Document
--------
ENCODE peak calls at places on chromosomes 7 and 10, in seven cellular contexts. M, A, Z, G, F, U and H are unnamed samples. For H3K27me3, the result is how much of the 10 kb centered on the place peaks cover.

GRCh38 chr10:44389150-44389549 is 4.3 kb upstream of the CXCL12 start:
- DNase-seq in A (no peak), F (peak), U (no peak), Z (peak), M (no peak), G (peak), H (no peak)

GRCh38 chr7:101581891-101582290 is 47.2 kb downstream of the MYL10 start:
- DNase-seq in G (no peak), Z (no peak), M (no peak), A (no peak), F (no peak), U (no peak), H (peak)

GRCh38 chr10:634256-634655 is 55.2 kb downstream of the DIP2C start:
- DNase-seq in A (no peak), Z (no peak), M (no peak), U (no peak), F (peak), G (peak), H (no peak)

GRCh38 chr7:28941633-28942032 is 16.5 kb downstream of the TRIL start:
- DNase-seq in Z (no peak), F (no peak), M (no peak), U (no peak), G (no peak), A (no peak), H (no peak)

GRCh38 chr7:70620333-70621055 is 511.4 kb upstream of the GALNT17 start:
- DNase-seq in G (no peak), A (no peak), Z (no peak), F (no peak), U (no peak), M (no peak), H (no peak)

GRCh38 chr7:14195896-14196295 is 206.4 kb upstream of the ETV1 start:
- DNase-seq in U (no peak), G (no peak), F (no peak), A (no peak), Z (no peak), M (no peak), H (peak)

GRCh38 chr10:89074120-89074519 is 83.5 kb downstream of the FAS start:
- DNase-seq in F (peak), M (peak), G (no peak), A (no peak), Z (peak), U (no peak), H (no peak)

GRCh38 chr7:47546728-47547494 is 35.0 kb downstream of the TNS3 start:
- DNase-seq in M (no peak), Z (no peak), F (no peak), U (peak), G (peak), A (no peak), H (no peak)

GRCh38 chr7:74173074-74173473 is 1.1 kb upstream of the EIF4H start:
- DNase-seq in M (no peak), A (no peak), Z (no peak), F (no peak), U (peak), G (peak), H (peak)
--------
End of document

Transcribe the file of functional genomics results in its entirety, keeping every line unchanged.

ENCODE peak calls at places on chromosomes 7 and 10, in seven cellular contexts. M, A, Z, G, F, U and H are unnamed samples. For H3K27me3, the result is how much of the 10 kb centered on the place peaks cover.

GRCh38 chr10:44389150-44389549 is 4.3 kb upstream of the CXCL12 start:
- DNase-seq in A (no peak), F (peak), U (no peak), Z (peak), M (no peak), G (peak), H (no peak)

GRCh38 chr7:101581891-101582290 is 47.2 kb downstream of the MYL10 start:
- DNase-seq in G (no peak), Z (no peak), M (no peak), A (no peak), F (no peak), U (no peak), H (peak)

GRCh38 chr10:634256-634655 is 55.2 kb downstream of the DIP2C start:
- DNase-seq in A (no peak), Z (no peak), M (no peak), U (no peak), F (peak), G (peak), H (no peak)

GRCh38 chr7:28941633-28942032 is 16.5 kb downstream of the TRIL start:
- DNase-seq in Z (no peak), F (no peak), M (no peak), U (no peak), G (no peak), A (no peak), H (no peak)

GRCh38 chr7:70620333-70621055 is 511.4 kb upstream of the GALNT17 start:
- DNase-seq in G (no peak), A (no peak), Z (no peak), F (no peak), U (no peak), M (no peak), H (no peak)

GRCh38 chr7:14195896-14196295 is 206.4 kb upstream of the ETV1 start:
- DNase-seq in U (no peak), G (no peak), F (no peak), A (no peak), Z (no peak), M (no peak), H (peak)

GRCh38 chr10:89074120-89074519 is 83.5 kb downstream of the FAS start:
- DNase-seq in F (peak), M (peak), G (no peak), A (no peak), Z (peak), U (no peak), H (no peak)

GRCh38 chr7:47546728-47547494 is 35.0 kb downstream of the TNS3 start:
- DNase-seq in M (no peak), Z (no peak), F (no peak), U (peak), G (peak), A (no peak), H (no peak)

GRCh38 chr7:74173074-74173473 is 1.1 kb upstream of the EIF4H start:
- DNase-seq in M (no peak), A (no peak), Z (no peak), F (no peak), U (peak), G (peak), H (peak)